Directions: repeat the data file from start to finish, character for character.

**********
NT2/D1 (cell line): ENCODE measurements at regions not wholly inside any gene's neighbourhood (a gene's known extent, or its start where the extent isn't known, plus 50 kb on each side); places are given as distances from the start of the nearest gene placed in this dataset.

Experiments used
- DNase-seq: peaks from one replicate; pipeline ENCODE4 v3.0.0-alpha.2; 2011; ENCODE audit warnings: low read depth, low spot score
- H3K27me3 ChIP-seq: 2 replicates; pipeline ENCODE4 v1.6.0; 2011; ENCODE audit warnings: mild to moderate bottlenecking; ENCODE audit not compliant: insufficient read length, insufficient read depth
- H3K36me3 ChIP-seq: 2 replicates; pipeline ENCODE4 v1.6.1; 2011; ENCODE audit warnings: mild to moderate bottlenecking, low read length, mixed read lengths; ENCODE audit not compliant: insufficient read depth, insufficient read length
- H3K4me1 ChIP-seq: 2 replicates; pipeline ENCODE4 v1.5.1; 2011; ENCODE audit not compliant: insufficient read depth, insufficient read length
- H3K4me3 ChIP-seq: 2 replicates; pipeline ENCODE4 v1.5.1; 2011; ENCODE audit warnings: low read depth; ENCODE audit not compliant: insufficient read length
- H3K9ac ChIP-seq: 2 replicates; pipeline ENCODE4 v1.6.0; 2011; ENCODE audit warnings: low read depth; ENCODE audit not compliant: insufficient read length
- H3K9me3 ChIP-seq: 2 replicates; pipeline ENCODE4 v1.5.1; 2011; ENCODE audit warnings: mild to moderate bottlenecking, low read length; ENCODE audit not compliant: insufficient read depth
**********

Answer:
NT2/D1 (cell line): ENCODE measurements at regions not wholly inside any gene's neighbourhood (a gene's known extent, or its start where the extent isn't known, plus 50 kb on each side); places are given as distances from the start of the nearest gene placed in this dataset.

Experiments used
- DNase-seq: peaks from one replicate; pipeline ENCODE4 v3.0.0-alpha.2; 2011; ENCODE audit warnings: low read depth, low spot score
- H3K27me3 ChIP-seq: 2 replicates; pipeline ENCODE4 v1.6.0; 2011; ENCODE audit warnings: mild to moderate bottlenecking; ENCODE audit not compliant: insufficient read length, insufficient read depth
- H3K36me3 ChIP-seq: 2 replicates; pipeline ENCODE4 v1.6.1; 2011; ENCODE audit warnings: mild to moderate bottlenecking, low read length, mixed read lengths; ENCODE audit not compliant: insufficient read depth, insufficient read length
- H3K4me1 ChIP-seq: 2 replicates; pipeline ENCODE4 v1.5.1; 2011; ENCODE audit not compliant: insufficient read depth, insufficient read length
- H3K4me3 ChIP-seq: 2 replicates; pipeline ENCODE4 v1.5.1; 2011; ENCODE audit warnings: low read depth; ENCODE audit not compliant: insufficient read length
- H3K9ac ChIP-seq: 2 replicates; pipeline ENCODE4 v1.6.0; 2011; ENCODE audit warnings: low read depth; ENCODE audit not compliant: insufficient read length
- H3K9me3 ChIP-seq: 2 replicates; pipeline ENCODE4 v1.5.1; 2011; ENCODE audit warnings: mild to moderate bottlenecking, low read length; ENCODE audit not compliant: insufficient read depth